With the help of geo-targeting, Rosemunde’s popup detected that I was in Denmark. That’s why the popup copy reads “We think you’re from Denmark. We suggest you use our Danish webshop.” And using the two buttons below, I could select my preferred language.
With this simple popup, Rosemunde guides you to the right store. And now, they can just personalize the website based on your language preferences and, naturally, show you popups in that language, too.
Geo-targeted popups are a must for fashion stores, especially if you have localized shops, country-based delivery options, or geographical restrictions. They’re also ideal for announcing new store openings or helping customers find the nearest physical shop.
7. Floyd’s Shopping Assistance Popup
With customer acquisition costs going through the roof, many ecommerce marketers have begun acknowledging the effectiveness of content marketing.
Yet, there’s still a major obstacle stopping most e-tailers from creating content, and it’s the misconception that they need to start a blog with long articles or an active YouTube channel with high-production videos.
If you’ve been thinking of creating relevant and useful content for your audience, small guides are the perfect place to start.
Are you selling sports equipment? Write up a quick at-home workout guide. Do you run a kitchenware store? Create easy recipes and cooking guides.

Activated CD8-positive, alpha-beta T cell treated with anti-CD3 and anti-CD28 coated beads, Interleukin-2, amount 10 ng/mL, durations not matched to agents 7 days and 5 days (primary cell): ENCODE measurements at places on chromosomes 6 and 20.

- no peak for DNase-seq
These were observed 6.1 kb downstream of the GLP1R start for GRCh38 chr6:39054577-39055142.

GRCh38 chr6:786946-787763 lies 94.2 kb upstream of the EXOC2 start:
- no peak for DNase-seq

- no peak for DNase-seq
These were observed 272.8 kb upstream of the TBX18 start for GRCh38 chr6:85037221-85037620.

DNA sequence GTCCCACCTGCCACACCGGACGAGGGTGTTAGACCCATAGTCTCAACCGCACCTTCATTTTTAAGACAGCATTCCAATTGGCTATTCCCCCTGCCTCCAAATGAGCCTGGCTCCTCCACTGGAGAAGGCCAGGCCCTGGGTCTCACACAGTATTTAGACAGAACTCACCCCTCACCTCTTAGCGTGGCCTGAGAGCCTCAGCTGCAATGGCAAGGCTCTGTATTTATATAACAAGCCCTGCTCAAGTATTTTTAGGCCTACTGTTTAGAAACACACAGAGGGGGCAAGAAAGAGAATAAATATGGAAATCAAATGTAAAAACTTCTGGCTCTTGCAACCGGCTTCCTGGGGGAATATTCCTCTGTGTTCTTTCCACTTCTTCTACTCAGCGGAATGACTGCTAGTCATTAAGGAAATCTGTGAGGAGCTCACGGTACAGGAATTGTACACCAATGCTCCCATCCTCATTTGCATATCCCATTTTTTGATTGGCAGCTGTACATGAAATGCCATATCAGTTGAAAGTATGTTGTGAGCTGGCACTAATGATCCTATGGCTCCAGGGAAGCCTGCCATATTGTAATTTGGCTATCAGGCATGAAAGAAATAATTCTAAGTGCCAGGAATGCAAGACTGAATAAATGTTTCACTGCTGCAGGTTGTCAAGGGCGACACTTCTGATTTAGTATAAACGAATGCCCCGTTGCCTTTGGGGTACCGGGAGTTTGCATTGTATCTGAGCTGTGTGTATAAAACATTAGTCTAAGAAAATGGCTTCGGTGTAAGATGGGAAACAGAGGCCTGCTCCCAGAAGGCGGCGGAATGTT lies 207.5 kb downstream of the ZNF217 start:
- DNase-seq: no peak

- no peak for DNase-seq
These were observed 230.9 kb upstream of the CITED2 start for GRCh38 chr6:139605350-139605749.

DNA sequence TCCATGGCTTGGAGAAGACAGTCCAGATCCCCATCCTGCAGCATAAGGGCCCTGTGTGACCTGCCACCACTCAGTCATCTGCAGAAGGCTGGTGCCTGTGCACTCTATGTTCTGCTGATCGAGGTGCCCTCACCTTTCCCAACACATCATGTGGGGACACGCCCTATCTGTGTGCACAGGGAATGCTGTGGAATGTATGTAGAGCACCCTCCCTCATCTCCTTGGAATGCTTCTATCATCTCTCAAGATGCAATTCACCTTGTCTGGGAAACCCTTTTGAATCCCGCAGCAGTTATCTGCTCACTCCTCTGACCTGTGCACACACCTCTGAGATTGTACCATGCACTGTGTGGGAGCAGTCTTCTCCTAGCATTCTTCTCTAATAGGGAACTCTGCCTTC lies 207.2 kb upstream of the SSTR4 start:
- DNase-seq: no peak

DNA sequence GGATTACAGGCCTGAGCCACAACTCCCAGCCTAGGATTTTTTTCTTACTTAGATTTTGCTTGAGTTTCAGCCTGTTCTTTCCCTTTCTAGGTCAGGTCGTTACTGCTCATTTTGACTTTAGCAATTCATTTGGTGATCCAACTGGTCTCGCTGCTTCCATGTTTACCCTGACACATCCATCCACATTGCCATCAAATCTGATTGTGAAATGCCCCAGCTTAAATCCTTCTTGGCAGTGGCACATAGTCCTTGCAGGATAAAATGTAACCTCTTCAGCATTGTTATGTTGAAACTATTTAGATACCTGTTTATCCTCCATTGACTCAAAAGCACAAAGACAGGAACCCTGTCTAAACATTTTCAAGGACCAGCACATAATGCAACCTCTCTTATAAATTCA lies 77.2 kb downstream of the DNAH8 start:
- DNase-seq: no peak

But what if you’re in fashion?
Norwegian apparel store Floyd has the perfect answer to that. The company regularly creates style guides to help you find the right product, and uses popups to promote them on relevant pages.
For example, in December, they give tips on finding the perfect Christmas party dress:
Translation: Styling Tips: The Perfect Dress for the Christmas Table
Throughout other times of the year, they might help you find the right type of neckline that fits you best:
Translation: Guide—Choose the Right Neckline
The key is to show your assistance popups on the right pages. Make sure to use page-level targeting and help visitors on, say, the jeans category with a small “how to find the right pair of jeans” guide.
Fashion ecommerce is huge. And it’ll only get bigger.
If you want to stand out from the competition, you need to grow an email list with interested subscribers, give your visitors the best shopping experience possible, and nudge them with timely recommendations.
Luckily, with these seven fashion popup examples and your favorite popup tool, you can start working towards these goals already today.